Heike Scholten is a social scientist and managing director of Sensor Advice. Here she writes about the SVP's limitation initiative, the aim of which is to end the free movement of people between Switzerland and the EU – and what Swiss citizens think of it.
A whisper goes through Switzerland. The electoral initiative of the SVP will be voted in eleven weeks, which wants nothing less than to give up the free movement of people with the European Union. But nobody really seems to care. Sure, this year the responsible Federal Councilor launched the voting campaign at a record-breaking rate early. The public debate, on the other hand, has not yet really got going, and the campaigns are starting to slow. The mood in the country is reminiscent of 2014, when the SVP voted on the Mass Immigration Initiative (MEI) and the polls long predicted that the referendum would be rejected. It turned out differently.
So six years later the question arises: is Switzerland threatened by a new European political fiasco on May 17?
We wanted that with our study Talk about Switzerland and Europe find out and listened carefully. In all parts of the country, we conducted intensive group discussions on European politics with citizens from a wide variety of social classes and with a wide variety of political backgrounds. What concerns people when they think of Switzerland and Europe? Which points are important to you – and why? What is your position on the limitation initiative and on the institutional framework agreement with the EU? And above all, what arguments do they need when they represent their positions and substantiate their opinions?
We recorded the conversations with 140 people and analyzed them anonymously. As qualitative researching social scientists, we did not want to use this to calculate a majority majority for or against the SVP initiative or the framework agreement, but to understand the discourse.
Nevertheless, when we heard it for the first time, it quickly became clear to us that the SVP initiative is having a hard time, it will probably fail. Alone, that was how it sounded in 2014 before the MEI vote, and it was of no use. Because there is this big but that plagues many voters: The constant fear of losing control of your own country.
The Swiss actually want a good partnership with Europe. The media dominating narrative of "Europe in crisis" does little to change that. Even if Europe has become "an expensive and lame paper tiger" for some of them, it is clear to many: Those who live so close to each other are dependent on each other. "I see the EU like my neighbor, who lives next to me. I don't have a noise with him, I get along well with him," said an older man. And this is how it sounds from Eastern to Central and Western Switzerland. The view of Europe is neither naively colored nor romanticized.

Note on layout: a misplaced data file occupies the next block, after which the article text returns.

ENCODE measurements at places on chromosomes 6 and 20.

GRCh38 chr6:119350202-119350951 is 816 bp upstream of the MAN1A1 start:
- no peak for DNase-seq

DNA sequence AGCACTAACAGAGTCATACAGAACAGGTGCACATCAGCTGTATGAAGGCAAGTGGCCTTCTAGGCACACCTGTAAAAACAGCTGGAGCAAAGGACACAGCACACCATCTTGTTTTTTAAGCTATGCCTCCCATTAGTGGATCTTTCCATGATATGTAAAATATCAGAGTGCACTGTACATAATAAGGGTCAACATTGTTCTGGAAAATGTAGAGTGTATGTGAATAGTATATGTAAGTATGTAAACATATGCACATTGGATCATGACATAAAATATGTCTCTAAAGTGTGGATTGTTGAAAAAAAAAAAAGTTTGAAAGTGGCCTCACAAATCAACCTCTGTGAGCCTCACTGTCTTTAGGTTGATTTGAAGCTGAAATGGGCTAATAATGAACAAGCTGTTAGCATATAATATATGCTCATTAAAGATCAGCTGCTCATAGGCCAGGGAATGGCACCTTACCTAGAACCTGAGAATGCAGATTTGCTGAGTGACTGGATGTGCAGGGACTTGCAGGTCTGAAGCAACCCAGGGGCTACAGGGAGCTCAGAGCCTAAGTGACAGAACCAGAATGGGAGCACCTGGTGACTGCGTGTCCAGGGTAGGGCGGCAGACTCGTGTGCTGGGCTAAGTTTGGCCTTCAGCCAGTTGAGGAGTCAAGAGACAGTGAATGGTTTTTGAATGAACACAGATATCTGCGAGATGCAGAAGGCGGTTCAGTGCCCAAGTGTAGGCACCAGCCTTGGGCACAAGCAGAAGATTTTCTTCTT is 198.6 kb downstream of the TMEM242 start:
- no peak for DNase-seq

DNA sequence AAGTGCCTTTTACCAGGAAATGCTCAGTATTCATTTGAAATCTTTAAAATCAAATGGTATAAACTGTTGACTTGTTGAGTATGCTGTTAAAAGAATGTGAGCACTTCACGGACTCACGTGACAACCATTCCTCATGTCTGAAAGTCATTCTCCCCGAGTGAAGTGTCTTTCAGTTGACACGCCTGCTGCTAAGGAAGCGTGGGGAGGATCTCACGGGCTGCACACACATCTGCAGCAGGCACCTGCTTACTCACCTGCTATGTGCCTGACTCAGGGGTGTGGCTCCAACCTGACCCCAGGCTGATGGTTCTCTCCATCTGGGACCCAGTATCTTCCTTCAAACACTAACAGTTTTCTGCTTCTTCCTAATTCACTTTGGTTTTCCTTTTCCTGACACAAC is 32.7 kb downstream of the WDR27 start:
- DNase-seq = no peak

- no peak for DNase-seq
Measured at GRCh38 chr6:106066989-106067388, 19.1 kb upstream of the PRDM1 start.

The bilaterals are particularly popular. The contracts have been regulating the legal relationship with the countries of the European Union for twenty years. They apply to all 28 Member States. Switzerland was able to negotiate a special route. We often heard that many in the EU would envy the country. The bilaterals should therefore not be put at risk. "We cut ourselves (otherwise) into our own flesh," said a woman. The contracts are described across the country as "the best solution" so that Switzerland can remain politically independent and still benefit from the European single market and conclude free trade agreements with other countries worldwide. With the bilaterals, Switzerland has "the five and the Weggli," a man in central Switzerland told us.
Citizens know that the EU is the most important trading partner for the Swiss economy. "The economic interdependency is so great, both in terms of finance, export and import," said a younger woman. "You can't avoid it at all." A gentleman in the group warned: "We can not just swerve and say that we are a little alone now. That is not good." The shortage of skilled workers also obviously speaks for stable and regulated relationships with neighbors. Health care, the construction industry and gastronomy were mentioned particularly often. The free movement of people was "very important", we heard again and again. It was agreed that Switzerland had to be able to bring workers from abroad without a lot of red tape. After all, a Swiss baker cannot replace the doctor from Germany in the operating room. "The Swiss economy would collapse if we lost only half of the foreigners."
For most of our interlocutors, the positive effects of individual bilateral agreements speak in favor of "going on as before" in European politics: the Schengen Treaty estimates that "traveling around without any controls at the border". The research agreement enables young people to study abroad. And finally, the free movement of people "here in Switzerland too" enables us to determine our own center of life ourselves, somewhere in the European Union.
So far so good. And not quite. As open borders are seen as an opportunity for Switzerland, this is where the sore point lies. Free movement of persons is the "yes, but" agreement in the bilateral package. It is not questioned as such, but when the open market intensifies competition on the labor market, the pressure on wages increases or jobs are outsourced abroad and the infrastructure reaches its limits. "In general, immigration poses major problems for us." It sounded like this or similar in our conversations – particularly clearly in Ticino.